• I agree that the text would look cleaner without the footnotes. But I'm opposed to removing most of the footnotes. I think the "messy" look is far outweighed by the value of the information contained in the footnotes. (for example, I can't tell you how many times i've referred to the text mentioned in these footnotes when editing other parts of this as well as several other articles.) Yes, without the footnotes, the reader would still know that the article was based on the sources listed in the "references" section, but they wouldn't know which part of the article was based on which part of which sources. These texts comprise a couple of thousand or so pages, and believe me, it's not particularly easy (for me at least) to find the text upon which a given statement in the article is based. I think there is a strong analogy here with regard to links. I also find links visually distracting, but this is, of course, more than compensated for by the information they provide. I think that one of the reasons, the footnotes look "messy", is because they are so uncommon on Wikipedia (but I don't think they should be), and I think, just as in the case of links, one can, with familiarity, train one's eyes to ignore them. I believe that Wikipedia is weak in the area of source citation. And I think we should encourage citation of sources (the more detailed the better ;-) rather than discourage it. If the consensus is that a "featured article" shouldn't have so many footnotes, then I'd vote to keep the footnotes and have it be an "unfeatured article" ;-). (Bias alert: I'm the main contributer to this article ;-) Paul August 20:01, Oct 12, 2004 (UTC)
      • Besides, how do you think I keep my edit count so high? If we do decide to remove all my precious footnotes please let me do it, one-at-a-time ;-) Paul August 20:11, Oct 12, 2004 (UTC)
    • As to footnotes, I want to say two things. 1) I believe strongly that we should have as much detail in footnoting as possible -- see the recently started fact-checking project for a discussion of why highly granular references are useful. 2) A well-footnoted article is more beautiful to me than its counterpart; like a little stamp of guaranteed information density. There will eventually be better footnote support, allowing users to jump directly to them, to show/hide them, etc. I would hate to see the work that went into these lavish footnotes undone for the sake of temporary aesthetic. +sj+ 06:25, 13 Oct 2004 (UTC)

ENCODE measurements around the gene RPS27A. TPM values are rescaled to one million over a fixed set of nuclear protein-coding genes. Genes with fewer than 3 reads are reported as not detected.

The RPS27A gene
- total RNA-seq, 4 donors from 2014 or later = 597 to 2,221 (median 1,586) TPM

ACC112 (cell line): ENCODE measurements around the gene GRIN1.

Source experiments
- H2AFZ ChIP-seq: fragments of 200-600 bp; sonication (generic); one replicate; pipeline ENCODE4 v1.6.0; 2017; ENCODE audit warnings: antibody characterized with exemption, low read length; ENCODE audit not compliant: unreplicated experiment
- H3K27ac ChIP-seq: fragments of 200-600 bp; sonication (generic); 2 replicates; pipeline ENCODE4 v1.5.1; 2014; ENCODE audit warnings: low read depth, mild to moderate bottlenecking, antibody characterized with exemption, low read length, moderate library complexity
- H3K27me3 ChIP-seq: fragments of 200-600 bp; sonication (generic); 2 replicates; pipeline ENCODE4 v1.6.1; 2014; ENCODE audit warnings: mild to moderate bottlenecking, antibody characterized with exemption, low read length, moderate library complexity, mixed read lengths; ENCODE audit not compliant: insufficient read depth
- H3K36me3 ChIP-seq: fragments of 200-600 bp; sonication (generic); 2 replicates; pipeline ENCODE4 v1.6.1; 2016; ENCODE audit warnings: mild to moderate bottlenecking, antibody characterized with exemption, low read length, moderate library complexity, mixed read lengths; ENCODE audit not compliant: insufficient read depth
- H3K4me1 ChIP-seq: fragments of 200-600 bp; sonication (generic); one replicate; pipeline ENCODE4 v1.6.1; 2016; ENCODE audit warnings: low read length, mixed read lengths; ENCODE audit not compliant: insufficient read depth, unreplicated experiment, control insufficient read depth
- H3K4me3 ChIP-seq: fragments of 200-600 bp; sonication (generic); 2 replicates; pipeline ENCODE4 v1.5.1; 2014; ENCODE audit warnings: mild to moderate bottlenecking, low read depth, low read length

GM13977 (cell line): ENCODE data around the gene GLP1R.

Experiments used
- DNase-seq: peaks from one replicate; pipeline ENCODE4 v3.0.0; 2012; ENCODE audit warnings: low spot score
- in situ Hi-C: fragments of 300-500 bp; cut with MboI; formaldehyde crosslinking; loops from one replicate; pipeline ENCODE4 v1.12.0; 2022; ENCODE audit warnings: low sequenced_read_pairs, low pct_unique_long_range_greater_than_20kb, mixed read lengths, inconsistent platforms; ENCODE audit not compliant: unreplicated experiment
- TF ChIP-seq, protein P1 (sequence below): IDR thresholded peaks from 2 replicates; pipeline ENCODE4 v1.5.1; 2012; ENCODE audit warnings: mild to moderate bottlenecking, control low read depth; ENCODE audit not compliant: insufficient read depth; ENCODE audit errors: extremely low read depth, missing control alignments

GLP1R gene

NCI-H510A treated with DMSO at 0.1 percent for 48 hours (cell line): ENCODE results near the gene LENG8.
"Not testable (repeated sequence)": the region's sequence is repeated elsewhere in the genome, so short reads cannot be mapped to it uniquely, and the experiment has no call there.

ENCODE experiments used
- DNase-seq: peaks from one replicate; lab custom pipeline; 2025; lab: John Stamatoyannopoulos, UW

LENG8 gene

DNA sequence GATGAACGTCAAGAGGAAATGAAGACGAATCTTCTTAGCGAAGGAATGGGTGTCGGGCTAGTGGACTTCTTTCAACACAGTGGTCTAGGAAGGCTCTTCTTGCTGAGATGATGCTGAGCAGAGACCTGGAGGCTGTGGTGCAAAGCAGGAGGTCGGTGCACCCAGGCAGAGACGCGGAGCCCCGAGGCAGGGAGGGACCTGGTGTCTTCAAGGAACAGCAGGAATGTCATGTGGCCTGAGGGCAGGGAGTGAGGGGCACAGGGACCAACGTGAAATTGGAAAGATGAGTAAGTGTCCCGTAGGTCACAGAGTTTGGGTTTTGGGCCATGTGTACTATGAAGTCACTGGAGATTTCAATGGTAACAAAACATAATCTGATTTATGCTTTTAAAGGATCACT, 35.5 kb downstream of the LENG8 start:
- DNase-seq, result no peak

• Re footnotes: I agree (now) that these should not be removed because they look ugly, they should only be removed if they are unnecessary, and I currently think many of these are unnecessary. Personally, I think that we only need footnotes when: 1) directly quoting somebody 2) when listing somebody's opinion on the article's subject 3) when the fact mentioned is disputed by other sources.
For example, it seems to me that "Attalus was the son of Attalus and Antiochis" needs no footnote, just like there is no source for the information on who his brother was. However, the sentence "According to Pausanias "the greatest of his achievements" was the defeat of the Galatian Gauls" should get one.
If there is a problem with the fact that the references works are very large (thousands of pages), mention the page numbers or chapters that were used to narrow it a bit down. Jeronimo 12:25, 13 Oct 2004 (UTC)
I agree, that "Attalus was the son of Attalus and Antiochis" doesn't need to be footnoted, but I still find it useful to have the footnote. Every statement in this article is a summarization and/or an interpretation of someone else's words. I think it is useful to let the reader know whose words, and where they were written, so they can judge for themselves if the summaries and interpretations are accurate. (The reason I haven't yet included source information for the newly added content is because I wanted that content and this issue to be settled first ;-) by the way you haven't yet said whether the new content is satisfactory. Is it?) Paul August 17:19, Oct 13, 2004 (UTC)
As for the other objections: they are solved. Jeronimo 07:38, 16 Oct 2004 (UTC)
  • Support. This is the kind of article I always hope to find when browsing the 'pedia. {Ανάριον} 11:50, 14 Oct 2004 (UTC)
  • Support. Markalexander100 05:33, 15 Oct 2004 (UTC)

Could Taxman, and Jeronimo please respond as to whether any of there of their objections have been addressed by the recent edits? Or if they haven't been addressed adequately, could they please say what else needs to be done? (Jeronimo: I realize that the footnote are still there, I'm still pondering that question and I'll have more to say on the matter - I don't suppose you've been swayed at all by my last comment have you ;-) Thanks in advance Paul August 15:18, Oct 15, 2004 (UTC)

  • Ok the lead section still needs some work. The sentence "He was the second cousin and the adoptive son of Eumenes I2, whom he succeeded, and was the first of the Attalid dynasty to assume the title of king" seems like it could be removed since the second part is now repeated later in the intro and the first does not seem all that important (and is covered later in the article). 2). There are a number of one sentence paragraph, which need to be expanded or merged with another paragraph. 3.) Overall the article has the typical ancient Greek POV that the Greeks were good and everyone else was bad. An example is "Galatians had posed a problem for Pergamon, indeed for all of Asia Minor." So the conquests of Attalus are glorious, but the other side is a problem for everyone? The section headings of defeat and conquests promote this too. 4.) Overall the writing is very difficult to follow, but because it is mostly due to apparently correct, albeit complicated sentence structure, I will not object only on a basis such as that. Specifically the Early life section though, has too many clauses in each sentence and would not lose anything if it were simplified a bit. - Taxman 16:09, Oct 15, 2004 (UTC)